Kukla's Korner Hockey
LIGHTNING USE EARLY LEAD, RELIEF EFFORT TO TAKE SERIES LEAD
The Lightning opened a three-goal lead and Andrei Vasilevskiy made 25 saves in 47:15 of relief to help Tampa Bay pick up its fifth consecutive victory and take a 1-0 lead in the Eastern Conference Final.
* Vasilevskiy earned his second career playoff win in relief of Ben Bishop (9 SV), who left due to injury at 12:25 of the first period. His only other postseason victory also came in relief of Bishop, in Game 2 of the 2015 Stanley Cup Final vs. CHI.
Ron MacLean and Don Cherry discuss the Penguins and Lightning retaliating for hits in Game 1, Phil Kessel, and why coaches shouldn’t yell at their players while on camera.
No penalty and no update on Johnson.
No update on his condition at this point but it looks pretty serious.
added 11:29 pm:
Callahan stays in the game, Kris Letang went to the room but has returned.
Tampa Bay @ Pittsburgh 8:00 PM ET NBCSN (Mike ‘Doc’ Emrick, Eddie Olczyk, Pierre McGuire), CBC (Jim Hughson, Craig Simpson, Glenn Healy) & TVAS
Feel free to discuss the game tonight and enjoy.
Hopefully a better game than the game 7's the last two nights.
from Lauea McCrystal of Philly.com,
Flyers defenseman Evgeny Medvedev was charged last week with driving under the influence, possession of a controlled substance and use or possession of drug paraphernalia.
Medvedev, 33, is charged with having a blood alcohol content of more than .16 percent - more than double the legal limit for drivers - when he was stopped by Lower Moreland police last month, according to court documents.
from Kerry Fraser of TSN,
Since this finite aspect of the rule is very difficult to detect and has ground the game to a standstill with lengthy challenges, beyond just retooling the language of the rule for clarity, I believe it’s time for a more radical change. There’s a need to keep the game moving and create cleaner entry into the attacking zone for enhanced scoring opportunities.
TSN Senior Correspondent Gary Lawless and I had a think-tank discussion in an attempt to fix the problem. The end point of that discussion from my perspective is the following. Make the edge of the blue line closest to the neutral zone the entry point of the attacking zone and not the inside/leading edge of the line. As such, once the puck is on the blue paint of the line it would be considered inside the zone and all attacking players allowed to cross into the white ice. The puck carrier could therefore stop the puck on the line and be considered to have entered the attacking zone.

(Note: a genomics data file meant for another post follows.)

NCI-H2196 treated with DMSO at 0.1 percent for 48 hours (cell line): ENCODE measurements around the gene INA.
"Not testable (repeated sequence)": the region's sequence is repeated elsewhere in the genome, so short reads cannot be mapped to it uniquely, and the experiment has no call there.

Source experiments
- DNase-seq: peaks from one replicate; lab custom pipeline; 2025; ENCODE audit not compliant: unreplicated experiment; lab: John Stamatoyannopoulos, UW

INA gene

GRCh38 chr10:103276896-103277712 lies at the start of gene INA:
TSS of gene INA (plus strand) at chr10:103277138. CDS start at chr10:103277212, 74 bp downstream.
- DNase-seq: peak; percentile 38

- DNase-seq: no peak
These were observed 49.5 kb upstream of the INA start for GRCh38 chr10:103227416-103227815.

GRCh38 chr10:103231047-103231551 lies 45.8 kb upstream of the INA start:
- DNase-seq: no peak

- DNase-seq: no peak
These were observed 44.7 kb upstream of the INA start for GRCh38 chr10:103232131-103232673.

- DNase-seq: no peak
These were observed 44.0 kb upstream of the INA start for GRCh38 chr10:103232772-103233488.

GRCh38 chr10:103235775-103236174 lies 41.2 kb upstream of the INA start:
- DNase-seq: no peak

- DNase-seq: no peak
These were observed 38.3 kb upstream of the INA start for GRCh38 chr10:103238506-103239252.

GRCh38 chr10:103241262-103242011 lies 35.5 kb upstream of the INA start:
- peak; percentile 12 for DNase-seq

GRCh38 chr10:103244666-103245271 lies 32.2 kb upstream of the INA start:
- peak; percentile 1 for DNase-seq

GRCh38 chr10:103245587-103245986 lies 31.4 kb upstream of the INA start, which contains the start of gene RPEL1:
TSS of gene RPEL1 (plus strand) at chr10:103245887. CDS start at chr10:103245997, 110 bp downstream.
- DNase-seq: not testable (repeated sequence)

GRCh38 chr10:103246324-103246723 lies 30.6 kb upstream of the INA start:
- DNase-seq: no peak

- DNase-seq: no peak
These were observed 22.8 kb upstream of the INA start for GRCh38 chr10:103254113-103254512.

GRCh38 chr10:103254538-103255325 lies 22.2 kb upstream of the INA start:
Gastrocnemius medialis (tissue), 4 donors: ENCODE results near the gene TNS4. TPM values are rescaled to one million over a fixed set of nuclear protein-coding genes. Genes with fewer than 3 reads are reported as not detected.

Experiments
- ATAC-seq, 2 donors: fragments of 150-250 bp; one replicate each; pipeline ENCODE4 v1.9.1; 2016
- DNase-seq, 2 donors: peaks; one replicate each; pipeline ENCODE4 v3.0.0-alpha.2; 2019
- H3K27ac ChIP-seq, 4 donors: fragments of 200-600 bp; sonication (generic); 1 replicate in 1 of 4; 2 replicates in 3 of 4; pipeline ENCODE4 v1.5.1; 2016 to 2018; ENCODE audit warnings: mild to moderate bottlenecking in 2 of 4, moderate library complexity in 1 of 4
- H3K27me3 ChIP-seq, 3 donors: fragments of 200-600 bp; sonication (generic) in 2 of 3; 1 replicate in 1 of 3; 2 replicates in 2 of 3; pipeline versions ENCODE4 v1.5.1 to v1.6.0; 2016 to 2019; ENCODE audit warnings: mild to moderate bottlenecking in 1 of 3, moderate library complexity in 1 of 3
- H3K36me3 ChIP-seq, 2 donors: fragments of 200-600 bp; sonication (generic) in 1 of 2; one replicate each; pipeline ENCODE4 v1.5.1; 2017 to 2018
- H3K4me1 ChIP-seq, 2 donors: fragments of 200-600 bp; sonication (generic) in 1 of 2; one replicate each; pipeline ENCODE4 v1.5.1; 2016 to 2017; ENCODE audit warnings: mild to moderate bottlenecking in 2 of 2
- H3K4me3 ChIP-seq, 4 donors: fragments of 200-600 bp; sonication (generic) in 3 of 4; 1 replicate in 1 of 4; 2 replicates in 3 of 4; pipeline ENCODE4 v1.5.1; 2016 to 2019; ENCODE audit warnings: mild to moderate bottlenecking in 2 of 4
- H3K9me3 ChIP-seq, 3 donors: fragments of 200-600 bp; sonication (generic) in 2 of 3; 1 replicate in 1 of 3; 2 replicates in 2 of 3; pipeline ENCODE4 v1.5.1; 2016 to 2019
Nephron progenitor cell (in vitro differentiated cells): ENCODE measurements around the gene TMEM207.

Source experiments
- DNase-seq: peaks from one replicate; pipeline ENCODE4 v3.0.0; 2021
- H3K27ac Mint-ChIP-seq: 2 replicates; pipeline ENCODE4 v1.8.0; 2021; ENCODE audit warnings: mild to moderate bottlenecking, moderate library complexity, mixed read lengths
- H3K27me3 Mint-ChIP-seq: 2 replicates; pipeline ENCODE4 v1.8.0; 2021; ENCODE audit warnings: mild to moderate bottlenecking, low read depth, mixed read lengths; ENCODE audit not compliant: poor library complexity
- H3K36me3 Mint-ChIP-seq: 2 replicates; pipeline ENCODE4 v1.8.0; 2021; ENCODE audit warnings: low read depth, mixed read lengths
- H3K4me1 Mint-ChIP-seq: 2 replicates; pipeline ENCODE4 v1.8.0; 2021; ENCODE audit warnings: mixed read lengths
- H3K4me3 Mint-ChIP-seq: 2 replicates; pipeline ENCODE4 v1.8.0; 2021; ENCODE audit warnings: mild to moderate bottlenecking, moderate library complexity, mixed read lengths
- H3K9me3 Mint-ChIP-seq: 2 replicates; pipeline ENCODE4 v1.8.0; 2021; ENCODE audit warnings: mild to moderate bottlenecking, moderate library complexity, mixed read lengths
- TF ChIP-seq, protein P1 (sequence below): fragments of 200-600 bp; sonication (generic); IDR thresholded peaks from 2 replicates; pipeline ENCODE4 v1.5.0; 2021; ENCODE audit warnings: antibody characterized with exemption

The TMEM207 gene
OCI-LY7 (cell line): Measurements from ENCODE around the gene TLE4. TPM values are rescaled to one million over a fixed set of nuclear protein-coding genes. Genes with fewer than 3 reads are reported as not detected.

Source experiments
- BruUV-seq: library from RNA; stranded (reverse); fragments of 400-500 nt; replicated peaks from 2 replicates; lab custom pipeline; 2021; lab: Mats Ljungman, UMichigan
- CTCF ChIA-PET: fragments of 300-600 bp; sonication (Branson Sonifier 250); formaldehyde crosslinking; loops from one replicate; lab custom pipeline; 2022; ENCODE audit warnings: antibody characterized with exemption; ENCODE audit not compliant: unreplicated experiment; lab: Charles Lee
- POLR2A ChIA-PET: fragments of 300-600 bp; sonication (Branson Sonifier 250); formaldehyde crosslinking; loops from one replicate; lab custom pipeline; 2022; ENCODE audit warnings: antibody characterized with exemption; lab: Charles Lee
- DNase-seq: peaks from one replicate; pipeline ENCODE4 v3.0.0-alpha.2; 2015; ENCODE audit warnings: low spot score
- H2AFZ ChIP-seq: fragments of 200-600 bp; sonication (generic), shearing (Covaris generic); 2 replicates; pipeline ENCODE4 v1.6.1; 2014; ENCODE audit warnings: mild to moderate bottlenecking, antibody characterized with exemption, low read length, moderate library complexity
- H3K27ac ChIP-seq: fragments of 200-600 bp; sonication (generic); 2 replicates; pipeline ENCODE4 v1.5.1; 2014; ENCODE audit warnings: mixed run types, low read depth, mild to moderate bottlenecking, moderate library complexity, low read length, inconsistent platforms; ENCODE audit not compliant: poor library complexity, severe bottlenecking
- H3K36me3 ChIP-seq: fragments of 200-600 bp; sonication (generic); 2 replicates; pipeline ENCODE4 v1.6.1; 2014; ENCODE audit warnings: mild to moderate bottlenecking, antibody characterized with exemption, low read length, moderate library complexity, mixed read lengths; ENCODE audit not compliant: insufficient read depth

I would also suggest increasing the width of the line from 12” to say 20” which would provide a wider buffer zone for non-puck carrying attacking players and a closer tag-up on a delayed offside. Finally, write with clarity, that the players skate does not have to be in contact with the ice so long as the trailing leg has not broken the plain of the blue paint and remained visible over the white ice of the neutral zone.
from Mike Rupp and Ryan Whitney at the Players' Tribune,
We’re back, Rupper. Final four. San Jose. St. Louis. Tampa. Pittsburgh. That’s a cool group. It’s not the usual suspects. That’s pretty fun.
Definitely. The theme of the playoffs has been teams slaying their demons. San Jose slayed L.A. St. Louis slayed Chicago. Phil Kessel slayed his haters. Tampa is still getting it done without Stamkos. A lot of people have been wrong about a lot of things this year. Except you, Whitter — 4 for 4 with the picks last round. Bravo, man.
I’m lighting it up. Let’s go. You know what? As much as all these fan bases are probably so happy to be in this position, I almost think it adds an extra layer of pressure. Because if I’m in Pittsburgh or San Jose, I’m looking around thinking, Hmm. The heavy hitters all got bounced. This is our chance. We can really do this.
The pressure is going to going to be an interesting dynamic. For Pittsburgh, this might be the best chance Sid is ever going to have of winning another Stanley Cup.
from Rick Westhead of TSN,
The NHL Players’ Association and a former senior consultant are locked in a behind-the-scenes battle that has brought into question how the NHLPA pursues claims of NHL teams misreporting revenue and whether players are being kept properly informed of those claims.
Richard Rodier, a former NHLPA consultant, alleges the union’s executive director, Don Fehr, didn’t tell players about several cases where teams were potentially misreporting revenue – including one case that Rodier said could have resulted in a $400-million claim against the NHL.
Rodier, a corporate lawyer who was fired by the union in 2015, has shared his allegation against Fehr with at least two NHL team player representatives, three player agents, and staff at the union’s headquarters in Toronto, five sources familiar with the matter told TSN.
At least one of the team player reps contacted by Rodier raised the issue with NHLPA senior staff, who denied Rodier’s allegations.
About Kukla's Korner Hockey
Paul Kukla founded Kukla’s Korner in 2005 and the site has since become the must-read site on the ‘net for all the latest happenings around the NHL.
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